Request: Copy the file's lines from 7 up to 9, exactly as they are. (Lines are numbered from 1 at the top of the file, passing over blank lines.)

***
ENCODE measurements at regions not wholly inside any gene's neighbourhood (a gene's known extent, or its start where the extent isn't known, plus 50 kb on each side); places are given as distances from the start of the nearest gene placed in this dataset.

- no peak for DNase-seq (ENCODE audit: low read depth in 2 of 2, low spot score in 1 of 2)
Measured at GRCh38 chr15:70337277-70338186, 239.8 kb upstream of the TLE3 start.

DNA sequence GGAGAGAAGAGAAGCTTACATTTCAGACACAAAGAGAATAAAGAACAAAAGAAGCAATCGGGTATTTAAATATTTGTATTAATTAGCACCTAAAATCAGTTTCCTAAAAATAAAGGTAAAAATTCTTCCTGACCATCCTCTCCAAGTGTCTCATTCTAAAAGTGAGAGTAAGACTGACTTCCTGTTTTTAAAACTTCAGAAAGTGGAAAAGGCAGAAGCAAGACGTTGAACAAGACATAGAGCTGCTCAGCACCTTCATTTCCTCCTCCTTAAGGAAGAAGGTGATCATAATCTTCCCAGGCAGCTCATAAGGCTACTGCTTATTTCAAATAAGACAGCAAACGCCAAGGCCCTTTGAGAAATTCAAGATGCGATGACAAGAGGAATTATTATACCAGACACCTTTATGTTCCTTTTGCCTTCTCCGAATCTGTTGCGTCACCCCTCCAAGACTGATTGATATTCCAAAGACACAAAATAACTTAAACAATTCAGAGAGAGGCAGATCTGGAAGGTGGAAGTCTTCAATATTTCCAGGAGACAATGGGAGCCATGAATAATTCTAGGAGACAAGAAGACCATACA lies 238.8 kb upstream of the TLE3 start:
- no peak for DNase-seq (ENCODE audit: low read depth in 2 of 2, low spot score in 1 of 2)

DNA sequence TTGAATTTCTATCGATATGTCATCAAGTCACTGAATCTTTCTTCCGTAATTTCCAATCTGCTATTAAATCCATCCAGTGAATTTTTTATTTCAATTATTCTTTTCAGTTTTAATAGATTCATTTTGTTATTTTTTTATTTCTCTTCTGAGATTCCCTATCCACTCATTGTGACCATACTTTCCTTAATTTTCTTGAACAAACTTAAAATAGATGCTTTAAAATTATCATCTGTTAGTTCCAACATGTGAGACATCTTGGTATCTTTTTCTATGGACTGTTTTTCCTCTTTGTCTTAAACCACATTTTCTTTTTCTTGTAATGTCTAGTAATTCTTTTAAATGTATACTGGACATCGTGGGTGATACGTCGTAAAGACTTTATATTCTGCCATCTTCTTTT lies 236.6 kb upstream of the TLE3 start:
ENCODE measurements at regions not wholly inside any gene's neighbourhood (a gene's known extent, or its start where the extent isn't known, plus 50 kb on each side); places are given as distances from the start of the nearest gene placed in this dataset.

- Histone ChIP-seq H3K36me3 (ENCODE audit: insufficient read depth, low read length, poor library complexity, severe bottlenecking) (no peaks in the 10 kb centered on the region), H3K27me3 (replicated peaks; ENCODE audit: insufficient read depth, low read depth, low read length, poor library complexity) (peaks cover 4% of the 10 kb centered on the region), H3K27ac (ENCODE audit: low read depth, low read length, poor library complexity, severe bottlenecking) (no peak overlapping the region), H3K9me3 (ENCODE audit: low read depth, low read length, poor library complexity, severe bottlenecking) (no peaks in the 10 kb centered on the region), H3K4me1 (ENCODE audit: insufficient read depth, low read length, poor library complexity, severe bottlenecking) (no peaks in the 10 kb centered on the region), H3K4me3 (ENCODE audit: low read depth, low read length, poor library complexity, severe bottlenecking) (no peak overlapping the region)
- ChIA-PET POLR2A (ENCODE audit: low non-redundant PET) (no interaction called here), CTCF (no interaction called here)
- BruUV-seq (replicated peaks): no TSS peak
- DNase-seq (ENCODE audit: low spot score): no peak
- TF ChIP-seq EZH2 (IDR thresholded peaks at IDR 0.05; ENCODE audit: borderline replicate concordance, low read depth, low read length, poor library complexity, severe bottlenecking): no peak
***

ENCODE measurements at regions not wholly inside any gene's neighbourhood (a gene's known extent, or its start where the extent isn't known, plus 50 kb on each side); places are given as distances from the start of the nearest gene placed in this dataset.

- Histone ChIP-seq H3K36me3 (ENCODE audit: insufficient read depth, low read length, poor library complexity, severe bottlenecking) (no peaks in the 10 kb centered on the region), H3K27me3 (replicated peaks; ENCODE audit: insufficient read depth, low read depth, low read length, poor library complexity) (peaks cover 4% of the 10 kb centered on the region), H3K27ac (ENCODE audit: low read depth, low read length, poor library complexity, severe bottlenecking) (no peak overlapping the region), H3K9me3 (ENCODE audit: low read depth, low read length, poor library complexity, severe bottlenecking) (no peaks in the 10 kb centered on the region), H3K4me1 (ENCODE audit: insufficient read depth, low read length, poor library complexity, severe bottlenecking) (no peaks in the 10 kb centered on the region), H3K4me3 (ENCODE audit: low read depth, low read length, poor library complexity, severe bottlenecking) (no peak overlapping the region)
- ChIA-PET POLR2A (ENCODE audit: low non-redundant PET) (no interaction called here), CTCF (no interaction called here)